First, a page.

In the most basic (and driest) of terms, Wikipedia defines smart cities as: “an urban area that uses different types of electronic data collection sensors to supply information which is used to manage assets and resources efficiently.”
Not quite as exciting as when your smart fridge can tell you it’s time to buy milk. But if we look at the technologies behind what makes a city smart, and how they’re being implemented, it turns out there are some very exciting and fascinating things happening.
Here are some of the key technologies driving the smart-city revolution, and how they might impact your urban experience:
Real-time parking
One of the key implementations of building a smart city begins by adding sensors. Everything from streetlights to sidewalks to water fountains can have sensors added, connecting them to a grid of information-collection systems.
So there’s a whole bunch of random data — how does that help the everyday citizen?
Transportation and mobility are a major concern for any city, and if you’ve ever tried finding a parking spot in downtown Denver near lunchtime during a workday, you know that parking can be an issue. Smart sensors placed in parking meters and parking lots may offer some relief.

While parking apps have been around for a while, and basic sensors can tell you whether a parking garage is full or not, smart parking technology takes things to a new level. As more sensors are installed and current sensors become connected to the city’s network, the magic starts to happen.
Imagine technology on your phone or car that can provide real-time parking information in an augmented-reality setting. Rather than circling the block endlessly, it already knows whether parking is available, right down to the exact spot, and can predict whether you’ll have time to make it to that spot based on other nearby vehicles and their proximity to the parking space. A route is instantly generated to guide you to the open spot or to a nearby garage with the best parking prices. This technology also sets the stage for autonomous cars, where vehicles can easily navigate themselves to the best parking spots without the driver ever noticing a thing.  
Smart parking technology will ease congestion and bring efficiency to cities struggling with growing populations and increased demand for parking spaces.
Predictive analytics will make cities safer
A smart city is filled with data collection devices, and those devices are collecting a mind-boggling amount of data. Collecting the data is a critical first step, but it’s how that data is put to work that is truly driving the smart city revolution.
When you type a search into Google, it immediately begins to predict what you’re searching for, even personalizing the predicted terms based on whatever information Google can glean about you. It can feel like magic when it predicts what you were about to search for after you’ve typed only a word or two, but behind the scenes is a massive amount of data that is being interpreted and analyzed.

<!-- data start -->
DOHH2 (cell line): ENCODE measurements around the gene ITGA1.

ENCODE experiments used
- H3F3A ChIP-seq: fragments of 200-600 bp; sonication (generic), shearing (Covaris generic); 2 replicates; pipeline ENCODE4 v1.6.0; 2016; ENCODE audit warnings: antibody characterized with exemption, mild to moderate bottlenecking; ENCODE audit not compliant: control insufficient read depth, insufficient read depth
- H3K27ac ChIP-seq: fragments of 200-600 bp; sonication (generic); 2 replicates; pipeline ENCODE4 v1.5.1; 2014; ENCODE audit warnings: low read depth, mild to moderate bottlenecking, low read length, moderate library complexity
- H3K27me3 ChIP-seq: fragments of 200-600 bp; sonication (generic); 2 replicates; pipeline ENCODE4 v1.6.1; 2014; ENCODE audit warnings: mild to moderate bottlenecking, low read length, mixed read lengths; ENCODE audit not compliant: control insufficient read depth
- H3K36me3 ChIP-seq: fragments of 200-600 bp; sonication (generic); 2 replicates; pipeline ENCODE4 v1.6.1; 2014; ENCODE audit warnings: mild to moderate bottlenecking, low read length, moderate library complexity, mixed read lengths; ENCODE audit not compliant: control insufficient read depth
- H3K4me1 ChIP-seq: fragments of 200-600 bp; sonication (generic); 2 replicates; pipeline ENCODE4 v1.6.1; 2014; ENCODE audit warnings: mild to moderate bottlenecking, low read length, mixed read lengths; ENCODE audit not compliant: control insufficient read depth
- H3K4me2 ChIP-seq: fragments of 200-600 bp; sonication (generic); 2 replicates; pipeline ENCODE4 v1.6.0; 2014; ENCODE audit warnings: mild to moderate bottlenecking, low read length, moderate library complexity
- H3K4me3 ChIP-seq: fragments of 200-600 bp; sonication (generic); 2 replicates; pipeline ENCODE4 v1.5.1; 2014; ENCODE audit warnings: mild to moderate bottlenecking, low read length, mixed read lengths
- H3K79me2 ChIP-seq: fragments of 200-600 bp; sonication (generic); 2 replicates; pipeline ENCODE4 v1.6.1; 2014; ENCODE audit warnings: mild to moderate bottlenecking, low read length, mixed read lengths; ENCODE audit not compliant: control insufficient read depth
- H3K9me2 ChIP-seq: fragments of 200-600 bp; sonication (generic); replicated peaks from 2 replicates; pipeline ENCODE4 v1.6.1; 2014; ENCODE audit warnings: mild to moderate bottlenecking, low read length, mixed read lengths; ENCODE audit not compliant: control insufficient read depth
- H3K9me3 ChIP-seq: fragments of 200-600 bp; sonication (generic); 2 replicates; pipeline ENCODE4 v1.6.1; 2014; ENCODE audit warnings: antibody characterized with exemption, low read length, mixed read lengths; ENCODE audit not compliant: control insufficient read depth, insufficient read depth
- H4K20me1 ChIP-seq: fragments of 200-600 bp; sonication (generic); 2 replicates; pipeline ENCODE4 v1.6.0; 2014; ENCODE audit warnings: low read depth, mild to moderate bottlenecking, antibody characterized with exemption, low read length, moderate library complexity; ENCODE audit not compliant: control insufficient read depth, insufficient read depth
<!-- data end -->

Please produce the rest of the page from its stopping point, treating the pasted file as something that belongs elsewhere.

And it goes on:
Imagine if this same predictive technology could be applied to the data smart cities are collecting.
A recent presentation from Stanford shows that public safety could be vastly improved through a multitude of potential use cases:  identifying root causes of pedestrian and vehicular safety issues; integrating crime data with police and law enforcement; tracking fire safety in homes and buildings; and much more that can easily be imagined in a city where data is being put to good use.
The Internet of Things (IoT) — lots of things
When you hear of IoT technology, you might think of being able to control your thermostat with your phone. That’s a great example of what IoT tech is all about — connecting inanimate objects to a network that can relate connected assets to each other.
When everything from streetlights to busses are connected to each other, IoT tech is not just a force making cities smart, it is the force. This is evident in Denver’s involvement in the Colorado Smart Cities Alliance, a state-wide initiative designed to accelerate the development of Smart City initiatives in Colorado.
Arrow Electronics signed on as an IoT advisor — pretty significant since Arrow distributes billions of electronics components, many of them used specifically in IoT devices. Having Arrow as a mentor will help Denver and other Colorado cities navigate the market for the best products and applications in the IoT space.
As data is to predictive analytics, connected devices are to IoT. It’s great that every device in the city is connected to a network, but it only matters if the applications are actually enabling all the things we want smart cities to do: increasing efficiency, increasing safety and upping the overall quality of life.
The future of urban living

The allure of smart cities is too promising, and too potentially lucrative, to ignore. Forbes forecasts that smart cities present a $1.5 trillion market opportunity. As more cities embrace the technology, support industries will be needed to fulfill the demands of an integrated smart-city infrastructure, providing a boost to local economies. Additionally, cities themselves stand to save massive amounts of money in reduced energy costs alone.
While we’re not going to wake up tomorrow with augmented-reality sidewalks, this technology is coming. With continued leadership, like the Colorado Smart Cities Alliance, urban citizens around the world have a bright, smart, future to look forward to.